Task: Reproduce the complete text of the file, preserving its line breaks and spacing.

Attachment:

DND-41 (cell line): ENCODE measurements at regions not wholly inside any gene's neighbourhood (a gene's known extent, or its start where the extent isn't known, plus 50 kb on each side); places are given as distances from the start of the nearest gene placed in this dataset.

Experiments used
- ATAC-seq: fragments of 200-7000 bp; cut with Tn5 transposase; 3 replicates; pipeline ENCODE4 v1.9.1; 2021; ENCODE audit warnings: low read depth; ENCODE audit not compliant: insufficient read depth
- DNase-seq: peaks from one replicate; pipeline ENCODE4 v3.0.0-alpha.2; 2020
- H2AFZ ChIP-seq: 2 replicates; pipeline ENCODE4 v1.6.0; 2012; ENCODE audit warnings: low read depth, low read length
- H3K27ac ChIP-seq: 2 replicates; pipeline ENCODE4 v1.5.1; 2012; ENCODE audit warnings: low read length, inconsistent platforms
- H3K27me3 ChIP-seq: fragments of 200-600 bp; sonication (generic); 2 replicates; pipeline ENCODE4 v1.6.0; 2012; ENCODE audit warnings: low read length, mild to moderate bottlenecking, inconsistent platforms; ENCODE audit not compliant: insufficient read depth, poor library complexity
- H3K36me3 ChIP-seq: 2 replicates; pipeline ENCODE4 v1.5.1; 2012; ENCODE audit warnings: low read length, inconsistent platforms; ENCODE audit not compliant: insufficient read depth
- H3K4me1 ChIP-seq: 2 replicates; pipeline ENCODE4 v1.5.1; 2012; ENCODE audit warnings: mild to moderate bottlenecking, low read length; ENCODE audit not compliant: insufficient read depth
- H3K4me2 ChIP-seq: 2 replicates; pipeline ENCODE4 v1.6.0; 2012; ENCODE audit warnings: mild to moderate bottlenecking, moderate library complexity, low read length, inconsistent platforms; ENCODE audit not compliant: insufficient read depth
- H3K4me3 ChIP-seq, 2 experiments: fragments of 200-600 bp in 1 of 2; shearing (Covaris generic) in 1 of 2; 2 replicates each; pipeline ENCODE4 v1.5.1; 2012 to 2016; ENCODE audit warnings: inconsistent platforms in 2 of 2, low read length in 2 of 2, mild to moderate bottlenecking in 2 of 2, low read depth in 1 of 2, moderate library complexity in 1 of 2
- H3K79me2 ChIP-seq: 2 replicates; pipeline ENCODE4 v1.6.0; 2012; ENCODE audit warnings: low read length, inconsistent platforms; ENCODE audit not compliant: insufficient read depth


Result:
DND-41 (cell line): ENCODE measurements at regions not wholly inside any gene's neighbourhood (a gene's known extent, or its start where the extent isn't known, plus 50 kb on each side); places are given as distances from the start of the nearest gene placed in this dataset.

Experiments used
- ATAC-seq: fragments of 200-7000 bp; cut with Tn5 transposase; 3 replicates; pipeline ENCODE4 v1.9.1; 2021; ENCODE audit warnings: low read depth; ENCODE audit not compliant: insufficient read depth
- DNase-seq: peaks from one replicate; pipeline ENCODE4 v3.0.0-alpha.2; 2020
- H2AFZ ChIP-seq: 2 replicates; pipeline ENCODE4 v1.6.0; 2012; ENCODE audit warnings: low read depth, low read length
- H3K27ac ChIP-seq: 2 replicates; pipeline ENCODE4 v1.5.1; 2012; ENCODE audit warnings: low read length, inconsistent platforms
- H3K27me3 ChIP-seq: fragments of 200-600 bp; sonication (generic); 2 replicates; pipeline ENCODE4 v1.6.0; 2012; ENCODE audit warnings: low read length, mild to moderate bottlenecking, inconsistent platforms; ENCODE audit not compliant: insufficient read depth, poor library complexity
- H3K36me3 ChIP-seq: 2 replicates; pipeline ENCODE4 v1.5.1; 2012; ENCODE audit warnings: low read length, inconsistent platforms; ENCODE audit not compliant: insufficient read depth
- H3K4me1 ChIP-seq: 2 replicates; pipeline ENCODE4 v1.5.1; 2012; ENCODE audit warnings: mild to moderate bottlenecking, low read length; ENCODE audit not compliant: insufficient read depth
- H3K4me2 ChIP-seq: 2 replicates; pipeline ENCODE4 v1.6.0; 2012; ENCODE audit warnings: mild to moderate bottlenecking, moderate library complexity, low read length, inconsistent platforms; ENCODE audit not compliant: insufficient read depth
- H3K4me3 ChIP-seq, 2 experiments: fragments of 200-600 bp in 1 of 2; shearing (Covaris generic) in 1 of 2; 2 replicates each; pipeline ENCODE4 v1.5.1; 2012 to 2016; ENCODE audit warnings: inconsistent platforms in 2 of 2, low read length in 2 of 2, mild to moderate bottlenecking in 2 of 2, low read depth in 1 of 2, moderate library complexity in 1 of 2
- H3K79me2 ChIP-seq: 2 replicates; pipeline ENCODE4 v1.6.0; 2012; ENCODE audit warnings: low read length, inconsistent platforms; ENCODE audit not compliant: insufficient read depth